Hey, Jason did it, so now I’m
stealing borrowing the title and idea from him. The basic gist is that I choose the top ten albums of the first half of 2005. Sounds simple enough, right? In no particular order:
Thee Silver Mt. Zion Memorial Orchestra • Horses in the Sky
Another strong but incredibly potent release from Efram (ex GY!BE), this time featuring even more rough, multi-part vocals. This isn’t an album I’d listen to in a car, but rather with my circumaural headphones on, so I can catch every nuance, pizzicato bass note, and throaty syllable. It’s a bit of a delayed-gratification idea: for example, in the opening “God Bless Our Dead Marines,” listeners spend eight of the song’s eleven minute riding a gentle wave of growing dissonance (and additional strata of sounds, first simply string bass and vocal, then violin, and drum, and finally hand clapping), before it becomes quiet again and a beautiful chorus of gradually-expanding voices sings in a round. An incredibly rich and organic experience.
Mars Volta • Frances the Mute
I could have predicted this last year, when I was quivering in anticipation, but the final product didn’t fail to deliver. Aside from some extended ambient sections that could have been excised, this is one rockin’ rockfunkmetalsomethingorother album.
Ulver • Blood Inside
I was unsure what to expect what to expect from this album. Ulver has never retained the same sound from album to album (from viking metal to acoustic folk to raw black metal to synthy rock, to heavily sampled ambient). This album is something different entirely, having more in common with Themes… than Perdition City I think, but continuing neither. It’s the sort of album that Trent Reznor wishes he could have made this year.
Nine Inch Nails • With Teeth
Speaking of Trent Reznor, and despite my comments, his new work under the NIN moniker sounds like the structure of Pretty Hate Machine with the textures of The Fragile. It would take an album of truly loin-exciting potency to top The Fragile in my mind, but With Teeth is still an incredibly solid album, and makes me wonder even more what direction Reznor will continue in.
Red Sparowes • At the Soundless Dawn
Both Cult of Luna and Isis released albums late last year, and in the heavy postrock vein, this soundly beats both of them (and that’s a difficult thing to do). Not only does this band (which has members of Isis: no surprise there) use incredible lyrics and artwork for the album, but it’s the sort of aural journey that will leave you breathless. Longwinded but not aimless, it was one of my big surprises so far.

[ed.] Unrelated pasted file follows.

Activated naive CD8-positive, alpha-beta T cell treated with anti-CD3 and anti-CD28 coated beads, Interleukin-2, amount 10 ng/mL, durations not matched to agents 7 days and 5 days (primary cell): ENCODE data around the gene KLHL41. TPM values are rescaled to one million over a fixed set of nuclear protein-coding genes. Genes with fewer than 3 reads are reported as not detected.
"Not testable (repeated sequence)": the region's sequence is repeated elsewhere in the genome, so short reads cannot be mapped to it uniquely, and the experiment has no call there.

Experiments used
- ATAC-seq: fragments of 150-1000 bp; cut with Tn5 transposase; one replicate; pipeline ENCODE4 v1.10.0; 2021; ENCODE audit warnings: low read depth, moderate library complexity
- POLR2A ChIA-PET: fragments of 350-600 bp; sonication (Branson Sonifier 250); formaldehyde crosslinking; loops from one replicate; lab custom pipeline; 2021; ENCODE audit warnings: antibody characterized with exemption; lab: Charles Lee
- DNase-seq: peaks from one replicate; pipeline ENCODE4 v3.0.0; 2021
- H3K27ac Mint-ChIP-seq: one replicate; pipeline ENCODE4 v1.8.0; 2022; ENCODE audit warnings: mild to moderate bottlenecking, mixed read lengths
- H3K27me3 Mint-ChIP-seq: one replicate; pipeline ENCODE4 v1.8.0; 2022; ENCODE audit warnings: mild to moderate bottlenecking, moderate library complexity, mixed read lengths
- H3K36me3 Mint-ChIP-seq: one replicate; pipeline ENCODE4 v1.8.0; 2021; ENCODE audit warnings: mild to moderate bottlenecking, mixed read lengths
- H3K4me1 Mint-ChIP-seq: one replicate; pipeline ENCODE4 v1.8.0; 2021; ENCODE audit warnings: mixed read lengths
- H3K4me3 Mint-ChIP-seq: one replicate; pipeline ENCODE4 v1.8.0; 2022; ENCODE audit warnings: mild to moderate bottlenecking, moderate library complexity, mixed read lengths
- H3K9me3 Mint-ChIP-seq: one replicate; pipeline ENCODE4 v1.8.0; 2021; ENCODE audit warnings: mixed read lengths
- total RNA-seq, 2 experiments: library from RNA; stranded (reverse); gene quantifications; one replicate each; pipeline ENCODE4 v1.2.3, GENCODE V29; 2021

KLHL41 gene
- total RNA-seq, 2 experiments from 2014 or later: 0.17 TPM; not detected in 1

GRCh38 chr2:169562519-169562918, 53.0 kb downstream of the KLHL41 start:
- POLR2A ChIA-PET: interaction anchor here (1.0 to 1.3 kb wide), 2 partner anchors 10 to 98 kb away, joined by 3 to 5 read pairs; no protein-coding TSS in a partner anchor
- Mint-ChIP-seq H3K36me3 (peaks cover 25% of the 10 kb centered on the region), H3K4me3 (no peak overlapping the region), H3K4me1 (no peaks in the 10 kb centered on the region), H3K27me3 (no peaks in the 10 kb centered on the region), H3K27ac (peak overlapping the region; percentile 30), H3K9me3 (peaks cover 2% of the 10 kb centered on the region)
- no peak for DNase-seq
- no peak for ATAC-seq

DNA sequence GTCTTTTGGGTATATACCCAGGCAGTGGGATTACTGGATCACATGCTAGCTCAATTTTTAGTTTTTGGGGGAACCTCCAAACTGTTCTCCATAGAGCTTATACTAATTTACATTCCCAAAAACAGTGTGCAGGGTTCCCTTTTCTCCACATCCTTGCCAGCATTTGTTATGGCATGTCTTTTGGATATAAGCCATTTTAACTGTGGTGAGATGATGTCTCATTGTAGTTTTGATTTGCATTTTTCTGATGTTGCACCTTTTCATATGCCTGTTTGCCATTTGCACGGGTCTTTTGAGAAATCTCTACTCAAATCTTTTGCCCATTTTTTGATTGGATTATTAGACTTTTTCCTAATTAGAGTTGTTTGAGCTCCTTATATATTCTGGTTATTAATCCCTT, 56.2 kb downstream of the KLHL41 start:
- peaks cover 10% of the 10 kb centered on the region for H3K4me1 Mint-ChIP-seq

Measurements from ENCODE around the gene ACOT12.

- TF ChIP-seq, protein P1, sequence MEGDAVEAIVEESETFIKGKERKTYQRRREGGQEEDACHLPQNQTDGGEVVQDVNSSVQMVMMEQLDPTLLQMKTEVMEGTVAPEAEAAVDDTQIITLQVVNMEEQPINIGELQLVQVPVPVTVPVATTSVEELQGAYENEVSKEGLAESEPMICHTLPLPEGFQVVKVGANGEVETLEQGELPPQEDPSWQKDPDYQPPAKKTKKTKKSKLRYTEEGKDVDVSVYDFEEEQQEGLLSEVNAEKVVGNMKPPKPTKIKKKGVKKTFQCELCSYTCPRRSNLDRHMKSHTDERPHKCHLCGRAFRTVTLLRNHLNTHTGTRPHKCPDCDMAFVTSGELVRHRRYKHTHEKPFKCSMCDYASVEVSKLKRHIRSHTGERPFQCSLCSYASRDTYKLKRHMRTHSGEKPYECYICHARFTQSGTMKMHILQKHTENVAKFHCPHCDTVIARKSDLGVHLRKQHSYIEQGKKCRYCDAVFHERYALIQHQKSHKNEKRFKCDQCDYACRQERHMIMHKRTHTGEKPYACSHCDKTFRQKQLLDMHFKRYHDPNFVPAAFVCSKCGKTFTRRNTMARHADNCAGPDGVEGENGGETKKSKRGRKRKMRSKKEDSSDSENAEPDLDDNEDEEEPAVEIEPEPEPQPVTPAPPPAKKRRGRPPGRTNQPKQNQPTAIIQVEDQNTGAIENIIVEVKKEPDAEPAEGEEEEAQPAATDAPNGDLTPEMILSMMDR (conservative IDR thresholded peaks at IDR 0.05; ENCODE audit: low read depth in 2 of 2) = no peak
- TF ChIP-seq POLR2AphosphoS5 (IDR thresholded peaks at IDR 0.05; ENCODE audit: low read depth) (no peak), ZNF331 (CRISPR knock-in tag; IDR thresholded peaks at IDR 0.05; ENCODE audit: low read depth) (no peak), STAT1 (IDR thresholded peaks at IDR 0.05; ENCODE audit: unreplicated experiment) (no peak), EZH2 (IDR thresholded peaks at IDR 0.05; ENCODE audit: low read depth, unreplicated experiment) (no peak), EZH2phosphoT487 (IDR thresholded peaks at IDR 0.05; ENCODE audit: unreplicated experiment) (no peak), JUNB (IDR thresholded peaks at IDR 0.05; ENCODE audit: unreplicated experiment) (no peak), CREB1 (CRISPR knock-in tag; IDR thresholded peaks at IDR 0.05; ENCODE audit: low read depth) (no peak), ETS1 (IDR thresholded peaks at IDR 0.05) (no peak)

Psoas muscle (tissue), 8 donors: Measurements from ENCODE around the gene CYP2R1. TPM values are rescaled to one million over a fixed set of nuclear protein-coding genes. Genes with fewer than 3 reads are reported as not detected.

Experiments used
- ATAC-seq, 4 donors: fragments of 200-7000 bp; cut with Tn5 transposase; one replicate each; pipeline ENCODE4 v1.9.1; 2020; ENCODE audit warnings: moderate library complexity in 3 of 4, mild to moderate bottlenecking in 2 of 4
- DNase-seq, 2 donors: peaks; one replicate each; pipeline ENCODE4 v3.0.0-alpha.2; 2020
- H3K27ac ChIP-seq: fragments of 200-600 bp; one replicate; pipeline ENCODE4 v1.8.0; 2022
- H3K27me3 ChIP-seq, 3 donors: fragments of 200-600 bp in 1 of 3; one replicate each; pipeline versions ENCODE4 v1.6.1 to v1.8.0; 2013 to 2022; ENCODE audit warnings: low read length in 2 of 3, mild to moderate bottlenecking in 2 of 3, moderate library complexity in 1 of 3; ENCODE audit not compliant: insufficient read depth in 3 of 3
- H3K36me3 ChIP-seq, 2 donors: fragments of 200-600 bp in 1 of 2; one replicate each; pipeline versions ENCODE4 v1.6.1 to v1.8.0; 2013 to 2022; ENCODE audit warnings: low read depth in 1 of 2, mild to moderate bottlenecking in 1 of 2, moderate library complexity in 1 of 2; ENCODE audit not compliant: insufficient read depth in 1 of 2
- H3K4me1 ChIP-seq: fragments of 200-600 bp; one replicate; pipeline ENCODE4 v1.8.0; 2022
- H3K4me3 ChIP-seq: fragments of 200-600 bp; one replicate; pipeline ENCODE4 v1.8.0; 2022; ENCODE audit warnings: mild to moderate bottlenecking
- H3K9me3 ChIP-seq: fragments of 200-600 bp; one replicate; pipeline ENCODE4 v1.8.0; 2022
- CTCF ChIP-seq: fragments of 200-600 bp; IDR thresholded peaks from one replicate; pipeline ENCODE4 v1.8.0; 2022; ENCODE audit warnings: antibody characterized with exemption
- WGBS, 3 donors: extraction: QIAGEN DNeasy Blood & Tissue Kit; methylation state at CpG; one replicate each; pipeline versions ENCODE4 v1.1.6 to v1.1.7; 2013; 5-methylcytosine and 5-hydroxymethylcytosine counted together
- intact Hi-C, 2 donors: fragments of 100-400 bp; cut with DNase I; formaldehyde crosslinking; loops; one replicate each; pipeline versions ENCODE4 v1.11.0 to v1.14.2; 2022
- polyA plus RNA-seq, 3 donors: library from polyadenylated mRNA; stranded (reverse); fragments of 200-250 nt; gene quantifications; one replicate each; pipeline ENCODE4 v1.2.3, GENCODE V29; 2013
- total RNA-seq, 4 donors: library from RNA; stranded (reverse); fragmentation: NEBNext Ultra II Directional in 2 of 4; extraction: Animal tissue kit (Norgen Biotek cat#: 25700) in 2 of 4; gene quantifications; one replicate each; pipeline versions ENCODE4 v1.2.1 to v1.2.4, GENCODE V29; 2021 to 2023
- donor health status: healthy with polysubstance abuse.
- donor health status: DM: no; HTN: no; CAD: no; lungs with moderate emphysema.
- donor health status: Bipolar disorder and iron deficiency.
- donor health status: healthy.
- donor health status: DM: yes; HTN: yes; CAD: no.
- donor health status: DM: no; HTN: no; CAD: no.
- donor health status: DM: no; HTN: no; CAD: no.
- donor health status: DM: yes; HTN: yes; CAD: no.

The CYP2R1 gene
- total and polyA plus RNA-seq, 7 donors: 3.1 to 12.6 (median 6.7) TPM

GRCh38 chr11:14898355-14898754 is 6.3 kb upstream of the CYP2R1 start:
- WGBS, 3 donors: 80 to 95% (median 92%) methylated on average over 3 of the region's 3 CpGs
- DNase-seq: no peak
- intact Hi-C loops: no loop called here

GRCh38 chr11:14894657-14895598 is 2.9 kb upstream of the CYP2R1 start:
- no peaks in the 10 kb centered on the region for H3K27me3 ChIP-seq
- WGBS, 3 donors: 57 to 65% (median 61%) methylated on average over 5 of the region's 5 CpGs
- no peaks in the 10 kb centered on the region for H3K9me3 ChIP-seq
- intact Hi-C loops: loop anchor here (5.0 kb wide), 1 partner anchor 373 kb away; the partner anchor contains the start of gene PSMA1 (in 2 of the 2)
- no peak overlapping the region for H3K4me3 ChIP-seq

Dredg • Catch Without Arms
I didn’t think El Cielo, despite being an excellent record, lived up to the potential Dredg showed in Leitmotif (I’m sure some would disagree), but I’m very pleased with this latest offering. The vocals and musicianship have gotten stronger, and while I’m sad to see that the esoterica from their first offering seems to have passed away for good, this is the sort of solid artsy rock album that’s too good for radio.
And You Will Know Us By the Trail of Dead • Worlds Apart
Ah, everybody’s favorite “We’re much smarter than you, but we’ll still smash our guitars” band. This album has to make it on my list if for nothing else than the title track. That the rest of the album is good (continuing in the same style as Source Tags & Codes) only solidifies its place.
Porcupine Tree • Deadwing
I must confess that I am not actually a big fan of Porcupine Tree. I liked Steven Wilson’s work on Opeth’s Blackwater Park, but Blackfield was lame, and I much prefer their PT’s doppleganger, Pineapple Thief (whose new album I’ve failed to include on this list because I got it last year). Still, one can’t argue with the musicianship on this album, and I find myself getting drawn in on further listens.
Sufjan Stevens • Illinois
The second in an ambitious question to make an album for each US state (the first was Michigan), Illinois (sometimes known as Come on, Feel the Illinoise!) floats between extremely delicate folk songs and more upbeat pieces like the title track. Exploring the widely differing locales of Illinois, Steven’s ghostly voice layers on top of guitars, strings, trumpets, piano, and a variety of percussion to create a damnably addictive effect.
The Decemberists • Picaresque
What can I say? These saucy
Brits Portlanders make music in the style of Neutral Milk Hotel, and while some might take issue with the slightly overbearing vocals, it’s really catchy stuff.